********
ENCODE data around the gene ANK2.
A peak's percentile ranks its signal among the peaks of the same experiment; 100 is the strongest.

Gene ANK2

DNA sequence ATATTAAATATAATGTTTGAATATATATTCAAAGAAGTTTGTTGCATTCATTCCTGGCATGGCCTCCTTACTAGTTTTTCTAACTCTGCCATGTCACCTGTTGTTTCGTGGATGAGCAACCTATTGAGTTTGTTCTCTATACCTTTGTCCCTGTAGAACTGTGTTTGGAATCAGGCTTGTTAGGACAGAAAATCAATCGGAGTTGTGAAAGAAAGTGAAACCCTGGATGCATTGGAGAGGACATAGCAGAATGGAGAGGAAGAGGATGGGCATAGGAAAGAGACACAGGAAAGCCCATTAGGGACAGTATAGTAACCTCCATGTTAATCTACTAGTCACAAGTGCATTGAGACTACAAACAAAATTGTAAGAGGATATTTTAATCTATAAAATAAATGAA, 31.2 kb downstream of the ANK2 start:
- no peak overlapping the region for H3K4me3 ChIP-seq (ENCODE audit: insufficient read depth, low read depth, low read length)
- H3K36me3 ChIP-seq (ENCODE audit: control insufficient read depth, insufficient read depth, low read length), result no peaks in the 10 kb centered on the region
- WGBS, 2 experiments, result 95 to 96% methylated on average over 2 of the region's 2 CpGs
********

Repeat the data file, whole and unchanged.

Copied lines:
ENCODE data around the gene ANK2.
A peak's percentile ranks its signal among the peaks of the same experiment; 100 is the strongest.

Gene ANK2

DNA sequence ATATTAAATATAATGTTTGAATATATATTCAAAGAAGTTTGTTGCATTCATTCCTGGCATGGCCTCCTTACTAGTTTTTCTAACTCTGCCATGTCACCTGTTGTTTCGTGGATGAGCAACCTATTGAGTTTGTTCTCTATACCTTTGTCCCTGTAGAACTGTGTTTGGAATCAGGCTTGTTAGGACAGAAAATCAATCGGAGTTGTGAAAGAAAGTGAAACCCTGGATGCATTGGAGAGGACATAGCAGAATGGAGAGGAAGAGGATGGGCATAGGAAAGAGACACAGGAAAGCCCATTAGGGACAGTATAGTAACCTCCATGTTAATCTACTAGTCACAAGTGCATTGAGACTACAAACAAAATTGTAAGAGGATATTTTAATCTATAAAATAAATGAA, 31.2 kb downstream of the ANK2 start:
- no peak overlapping the region for H3K4me3 ChIP-seq (ENCODE audit: insufficient read depth, low read depth, low read length)
- H3K36me3 ChIP-seq (ENCODE audit: control insufficient read depth, insufficient read depth, low read length), result no peaks in the 10 kb centered on the region
- WGBS, 2 experiments, result 95 to 96% methylated on average over 2 of the region's 2 CpGs